Due to the fact that the I-215 designation was overlaid upon existing freeways between the southern junction with SR 60 and the city of San Bernardino, the SR 60/SR 91/I-215 interchange in the city of Riverside has been widely known for its confusing nature concerning the numbering of I-215. While SR 60 continues east-and-west through this interchange, and SR 91 continues southwest (and formerly to the north), the I-215 designation continues away from this interchange on SR 60 east and the former northern portion of SR 91 (now solely numbered I-215). Travelers following I-215 in either direction need to "change freeways" at this interchange, instead of just following through lanes. The interchange was recently reconstructed to include some high-speed flyovers, one of which carries I-215 southbound traffic. In addition, when I-215 temporarily co-signs SR 60 in Riverside, the mileposts for I-215 supersede mileposts for SR 60. Motorists traveling east-west on SR 60 must begin counting exits at a new number, in the reverse order, during the I-215 overlap.

San Bernardino widening project

A joint project between Caltrans and SANBAG of San Bernardino County to widen I-215 between Orange Show Road and University Parkway in San Bernardino began in 2007. With its completion, the project added one general use lane and one carpool lane in each direction, bringing the total number of lanes from six to 10 lanes across. The 7.5-mile, $723 million project included the reconstruction of all underpasses and overpasses within the project as well as connector ramps between I-215 and SR-210. This major expansion and revitalization project will help reduce congestion and improve traffic flow on this freeway that serves as a gateway to Victor Valley, Riverside County, Orange County, Los Angeles County and points beyond. The widening was completed in late 2013, and all construction signage and equipment were completely removed by Spring of 2014.

  • Phase 1 status: Reconstruction of 5th Street Bridge. Work began in January 2007 and was completed in November 2008, approximately six months ahead of schedule and $2 million under budget. The 5th Street bridge was built in phases with the new bridge being constructed alongside the old structure to allow for continuous use of the east/west corridor during construction.
  • Phase 2 status: Freeway widening between Orange Show Road and Rialto Avenue. Construction began on Phase 2 in December 2007 and was completed in July 2010. In addition to the reconstruction of various bridges, the freeway was widened from three to five lanes in each direction through this stretch of road. Aesthetic wallscapes depict the City’s iconic symbols including palm trees, the San Bernardino mountain range, fountains representing the local springs and more.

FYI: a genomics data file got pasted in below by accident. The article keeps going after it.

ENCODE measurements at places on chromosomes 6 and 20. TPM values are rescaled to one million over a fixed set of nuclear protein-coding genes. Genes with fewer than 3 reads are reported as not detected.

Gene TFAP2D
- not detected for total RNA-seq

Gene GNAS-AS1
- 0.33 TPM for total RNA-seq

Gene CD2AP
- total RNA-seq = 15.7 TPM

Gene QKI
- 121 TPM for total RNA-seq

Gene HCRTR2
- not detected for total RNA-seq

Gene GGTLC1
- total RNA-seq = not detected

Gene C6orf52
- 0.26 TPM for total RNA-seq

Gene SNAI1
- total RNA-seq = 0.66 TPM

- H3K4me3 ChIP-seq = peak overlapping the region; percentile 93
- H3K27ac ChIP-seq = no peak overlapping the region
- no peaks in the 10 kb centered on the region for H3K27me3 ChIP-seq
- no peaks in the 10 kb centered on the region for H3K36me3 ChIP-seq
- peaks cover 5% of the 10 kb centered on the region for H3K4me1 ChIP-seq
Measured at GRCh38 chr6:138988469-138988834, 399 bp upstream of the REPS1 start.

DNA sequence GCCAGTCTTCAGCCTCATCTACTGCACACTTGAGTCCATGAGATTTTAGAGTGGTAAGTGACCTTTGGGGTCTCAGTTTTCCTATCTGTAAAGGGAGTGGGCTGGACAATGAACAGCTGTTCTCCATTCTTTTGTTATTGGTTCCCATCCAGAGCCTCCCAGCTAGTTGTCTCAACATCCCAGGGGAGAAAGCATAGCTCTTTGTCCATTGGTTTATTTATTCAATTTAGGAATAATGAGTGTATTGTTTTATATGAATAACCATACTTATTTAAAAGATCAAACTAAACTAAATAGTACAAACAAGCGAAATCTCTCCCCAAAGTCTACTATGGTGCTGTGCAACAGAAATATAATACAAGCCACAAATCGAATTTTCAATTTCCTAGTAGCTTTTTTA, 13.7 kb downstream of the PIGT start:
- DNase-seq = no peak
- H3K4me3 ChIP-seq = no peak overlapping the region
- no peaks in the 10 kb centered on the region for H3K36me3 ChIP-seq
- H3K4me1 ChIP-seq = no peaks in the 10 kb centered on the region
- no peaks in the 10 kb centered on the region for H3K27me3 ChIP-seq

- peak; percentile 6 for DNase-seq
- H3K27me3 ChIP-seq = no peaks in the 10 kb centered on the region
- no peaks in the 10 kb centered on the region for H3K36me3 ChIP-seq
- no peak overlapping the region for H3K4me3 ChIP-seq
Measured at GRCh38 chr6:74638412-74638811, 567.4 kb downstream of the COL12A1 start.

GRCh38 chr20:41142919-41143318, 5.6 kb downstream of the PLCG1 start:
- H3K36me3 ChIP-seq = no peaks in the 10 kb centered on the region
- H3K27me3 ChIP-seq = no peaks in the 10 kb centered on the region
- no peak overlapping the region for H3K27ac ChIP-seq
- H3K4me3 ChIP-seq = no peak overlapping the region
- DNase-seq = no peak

• Phase 3 status: Freeway widening between Rialto Avenue to Massachusetts Avenue. Construction began in September 2009 and finished in mid-2013. This phase received $128 million in American Recovery and Reinvestment Act of 2009 (ARRA) funds, one of the largest allocations of funding to a construction project in the country. As part of this phase, freeway lanes will be widened from three to five lanes in each direction along with the reconstruction of various bridges and underpasses. Following construction completion, all fast-lane entrances and exits will be eliminated with drivers using new 5th Street and Baseline Street on-ramps that connect directly to the newly constructed bridges. This new configuration will provide more balanced access to the west and east sides of the city. Also, residents living alongside the northbound side of the freeway will have a soundwall to help block out freeway noise.
  • Phase 4 status: freeway widening between Massachusetts Avenue and University Parkway. Construction began in January 2010 and was completed in November 2012. A key feature in this phase was the construction of I-215/SR-210 connector ramps. Drivers now have direct access to these freeways in all directions. In addition to a general use and carpool lane added in each direction south of the I-215/SR-210 interchange, a southbound auxiliary lane and a northbound general use lane have been added between University Parkway and the I-215/SR-210 interchange.
  • Exit list

    Except where prefixed with a letter, postmiles were measured on the road as it was in 1964, based on the alignment of US 395 as it existed at that time, and do not necessarily reflect current mileage. R reflects a realignment in the route since then, M indicates a second realignment, L refers an overlap due to a correction or change, and T indicates postmiles classified as temporary (for a full list of prefixes, see the list of postmile definitions). Segments that remain unconstructed or have been relinquished to local control may be omitted. The numbers reset at county lines; the start and end postmiles in each county are given in the county column.

    References

    Interstate 215 (California) Wikipedia